Kaye's daughter, Gaia, was pretty and popular in London but hates Pagford and hates her mother for dragging her here. Gaia is lusted after by Andrew Price, whose father Simon is an abusive, violent man with a side hustle doing petty crime, and whose mother, Ruth, is a doormat who made the mistake of marrying the "bad boy" who charmed her knickers off when she was younger.
Why was she always so craven, so apologetic? He had always seen Ruth as separate, good and untainted. As a child, his parents had appeared to him as starkly black and white, the one bad and frightening, the other good and kind. Yet as he had grown older, he kept coming up hard in his mind against Ruth's willing blindness, to her constant apologia for his father, to the unshakeable allegiance to her false idol.
Andrew's best friend is Stuart "Fats" Wall who's going through an insufferable Holden Caulfield phase, seeking "authenticity" in everything he does, which mostly means doing whatever he wants and sneering at the normies.
Fats was starting to think that if you flipped every bit of received wisdom on its head you would have the truth. He wanted to journey through dark labyrinths and wrestle with the strangeness that lurked within; he wanted to crack open piety and expose hypocrisy; he wanted to break taboos and squeeze wisdom from their bloody hearts; he wanted to achieve a state of amoral grace, and be baptised backwards into ignorance and simplicity.
His father, Colin, is a hapless neurotic mess of a schoolteacher with a dark secret.
Life, for Colin, was one long brace against pain and disappointment, and everybody apart from his wife was an enemy until proven otherwise.
Fats torments and cyber-harasses Sukhvinder Jawanda, the daughter of a pair of Sikh doctors. Sukhvinder's sister is prettier and smarter than her, and Sukhvinder knows it and her mother won't let her forget it, and Fats's bullying is turning her suicidal.
If she could have died...if she could have disappeared forever...but the solid surface of things refused to dissolve around her, and her body, her hateful hermaphrodite's body, continued in its stubborn, lumpen way, to live...
One of Sukhvinder's few friends is Krystal Weedon, a fellow member of their rowing team, which was sponsored by Barry Fairbrother, who was friends with Sukhvinder's mother Parminder who supported keeping open a methadone clinic that was, barely, keeping Krystal's mother Terri off of dope.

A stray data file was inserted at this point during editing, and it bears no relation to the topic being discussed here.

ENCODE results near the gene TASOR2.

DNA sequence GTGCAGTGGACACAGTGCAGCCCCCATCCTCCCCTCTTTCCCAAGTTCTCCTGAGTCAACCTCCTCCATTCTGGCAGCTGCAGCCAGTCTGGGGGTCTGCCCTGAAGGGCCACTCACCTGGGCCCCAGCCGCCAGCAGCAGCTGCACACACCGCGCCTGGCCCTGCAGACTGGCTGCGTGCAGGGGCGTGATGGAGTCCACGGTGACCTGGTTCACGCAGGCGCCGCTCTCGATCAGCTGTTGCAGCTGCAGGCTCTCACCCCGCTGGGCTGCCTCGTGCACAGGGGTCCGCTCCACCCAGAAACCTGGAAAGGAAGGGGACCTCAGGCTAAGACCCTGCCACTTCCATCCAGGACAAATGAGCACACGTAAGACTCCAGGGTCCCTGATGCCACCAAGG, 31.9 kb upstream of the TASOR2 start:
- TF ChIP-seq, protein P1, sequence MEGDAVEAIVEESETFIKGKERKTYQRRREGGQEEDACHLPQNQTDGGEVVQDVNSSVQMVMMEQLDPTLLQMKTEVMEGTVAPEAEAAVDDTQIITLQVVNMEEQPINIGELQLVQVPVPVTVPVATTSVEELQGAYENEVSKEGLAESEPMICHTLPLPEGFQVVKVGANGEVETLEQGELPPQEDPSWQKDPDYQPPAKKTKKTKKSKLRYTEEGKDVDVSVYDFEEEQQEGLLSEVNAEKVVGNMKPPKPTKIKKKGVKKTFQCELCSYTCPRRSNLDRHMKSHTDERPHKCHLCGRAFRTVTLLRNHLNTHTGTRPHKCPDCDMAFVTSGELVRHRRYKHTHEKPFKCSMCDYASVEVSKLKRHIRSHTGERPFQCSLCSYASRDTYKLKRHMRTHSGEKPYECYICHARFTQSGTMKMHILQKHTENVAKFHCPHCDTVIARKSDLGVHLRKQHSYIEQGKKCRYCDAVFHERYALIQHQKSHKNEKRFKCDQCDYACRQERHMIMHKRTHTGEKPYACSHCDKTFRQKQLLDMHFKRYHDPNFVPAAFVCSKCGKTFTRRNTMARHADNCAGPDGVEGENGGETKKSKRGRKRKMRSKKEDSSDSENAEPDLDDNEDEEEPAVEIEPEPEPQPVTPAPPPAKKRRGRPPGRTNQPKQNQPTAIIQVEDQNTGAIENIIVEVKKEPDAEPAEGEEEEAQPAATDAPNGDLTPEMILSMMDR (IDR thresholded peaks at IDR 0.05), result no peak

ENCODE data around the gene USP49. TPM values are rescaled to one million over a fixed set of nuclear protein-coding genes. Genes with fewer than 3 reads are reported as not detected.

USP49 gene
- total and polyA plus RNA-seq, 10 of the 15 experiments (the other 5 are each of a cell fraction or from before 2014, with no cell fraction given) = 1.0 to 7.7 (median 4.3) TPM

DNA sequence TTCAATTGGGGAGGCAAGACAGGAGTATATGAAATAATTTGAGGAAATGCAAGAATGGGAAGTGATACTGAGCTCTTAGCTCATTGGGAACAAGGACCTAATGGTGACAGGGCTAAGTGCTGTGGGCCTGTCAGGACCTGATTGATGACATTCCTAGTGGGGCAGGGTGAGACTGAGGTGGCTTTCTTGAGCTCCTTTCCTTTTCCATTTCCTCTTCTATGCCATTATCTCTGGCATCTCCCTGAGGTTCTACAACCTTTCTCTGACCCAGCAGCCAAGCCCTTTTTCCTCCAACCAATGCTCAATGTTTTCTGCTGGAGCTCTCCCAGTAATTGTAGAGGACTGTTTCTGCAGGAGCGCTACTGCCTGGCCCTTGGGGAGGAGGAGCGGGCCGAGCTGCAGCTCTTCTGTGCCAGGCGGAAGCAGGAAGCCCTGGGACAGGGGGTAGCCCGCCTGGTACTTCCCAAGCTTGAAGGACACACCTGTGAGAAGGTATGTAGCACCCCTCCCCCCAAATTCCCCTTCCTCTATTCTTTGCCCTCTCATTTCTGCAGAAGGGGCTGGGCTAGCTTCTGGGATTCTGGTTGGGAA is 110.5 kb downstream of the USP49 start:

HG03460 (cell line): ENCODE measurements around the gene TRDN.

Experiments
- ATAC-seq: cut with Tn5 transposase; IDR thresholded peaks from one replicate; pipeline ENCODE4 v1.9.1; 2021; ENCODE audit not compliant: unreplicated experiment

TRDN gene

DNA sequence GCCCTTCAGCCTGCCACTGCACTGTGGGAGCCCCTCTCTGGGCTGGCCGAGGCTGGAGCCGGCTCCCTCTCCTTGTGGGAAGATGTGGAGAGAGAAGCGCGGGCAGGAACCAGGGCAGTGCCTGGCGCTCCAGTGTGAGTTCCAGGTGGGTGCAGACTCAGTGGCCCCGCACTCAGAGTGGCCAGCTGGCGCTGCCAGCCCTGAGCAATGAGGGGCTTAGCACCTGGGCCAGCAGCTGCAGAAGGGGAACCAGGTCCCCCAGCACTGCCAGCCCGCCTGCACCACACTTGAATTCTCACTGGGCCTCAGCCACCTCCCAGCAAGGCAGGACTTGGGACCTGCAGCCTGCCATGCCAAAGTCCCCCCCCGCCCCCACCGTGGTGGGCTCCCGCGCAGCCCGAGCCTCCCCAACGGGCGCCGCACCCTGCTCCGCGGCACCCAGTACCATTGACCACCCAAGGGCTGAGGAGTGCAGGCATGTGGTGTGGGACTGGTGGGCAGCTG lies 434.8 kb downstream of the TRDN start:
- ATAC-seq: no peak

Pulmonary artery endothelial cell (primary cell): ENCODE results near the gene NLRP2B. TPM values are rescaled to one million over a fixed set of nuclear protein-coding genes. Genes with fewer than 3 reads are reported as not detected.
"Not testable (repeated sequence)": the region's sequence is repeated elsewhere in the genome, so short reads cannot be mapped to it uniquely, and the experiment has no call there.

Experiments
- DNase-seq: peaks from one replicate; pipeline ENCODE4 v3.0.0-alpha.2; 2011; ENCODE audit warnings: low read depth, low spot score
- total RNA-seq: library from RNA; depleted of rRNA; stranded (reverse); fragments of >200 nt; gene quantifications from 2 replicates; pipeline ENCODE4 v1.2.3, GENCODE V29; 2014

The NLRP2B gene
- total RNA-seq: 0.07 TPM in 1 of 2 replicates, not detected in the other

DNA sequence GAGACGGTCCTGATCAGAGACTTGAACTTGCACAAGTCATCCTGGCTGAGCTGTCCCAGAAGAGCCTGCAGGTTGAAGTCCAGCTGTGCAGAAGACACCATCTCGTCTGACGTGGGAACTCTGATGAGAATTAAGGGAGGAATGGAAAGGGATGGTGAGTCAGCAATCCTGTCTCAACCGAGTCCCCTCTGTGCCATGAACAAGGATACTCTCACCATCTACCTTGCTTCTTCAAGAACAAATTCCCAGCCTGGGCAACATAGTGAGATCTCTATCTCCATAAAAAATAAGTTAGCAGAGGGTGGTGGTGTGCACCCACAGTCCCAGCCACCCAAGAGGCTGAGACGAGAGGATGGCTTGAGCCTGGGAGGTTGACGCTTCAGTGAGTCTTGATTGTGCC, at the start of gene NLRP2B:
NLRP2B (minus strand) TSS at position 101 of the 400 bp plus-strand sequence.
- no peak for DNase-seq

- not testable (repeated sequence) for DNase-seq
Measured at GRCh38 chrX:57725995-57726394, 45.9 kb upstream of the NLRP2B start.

That's just a fraction of the cast. They all interlock beautifully in dark, tragicomic mini-dramas that play out as everybody begins honing their grievances.
Krystal Weedon was perhaps the best drawn character of the bunch. You can kind of tell she was probably Rowling's favorite character. We're introduced to her initially as the school slut. She's a coarse, vulgar girl from The Fields, and initially seems to be exactly the stereotypical estates girl that Pagford's residents see her as.
Krystal’s slow passage up the school had resembled the passage of a goat through the body of a boa constrictor, being highly visible and uncomfortable for both parties concerned.
But as her story plays out, we see her entire life: trying to protect her little brother and keep him out of care with a druggie mother who is herself, while horrible and unsympathetic, a victim of the sort of intergenerational dysfunction and abuse that creates girls like Krystal. Krystal, despite being a rank bully with the long term planning of a grasshopper, has just enough awareness and intellectual curiosity to be aware of what she's missing, of the better life that is just beyond her grasp, and which Barry Fairbrother and his rowing team offered her a glimpse of.
Rowling still writes female characters better than male characters. It's obvious that she really feels what her female characters experience, while she's trying to empathize with the male characters and imagine what it's like to be a raging ball of testosterone, or a sad romantic loser. She doesn't quite get it, but she comes closer than she did when writing an entire series about a teenage boy.
The clunkiest plot device was where Rowling did just enough research to learn about SQL injections, and then had half of Pagford hacking the council website to air dirty laundry. Other than that, I think the stories and subplots all fit together nicely.
The Casual Vacancy is only going to appeal to a particular set of tastes, and if reading 500+ pages about the seamy underside of small-town politics and dysfunctional relationships isn't your cup of tea, skip this one. But if you like sprawling dramas with a large cast and a story that mostly just takes you back to the beginning after getting to know everyone, it is worth reading.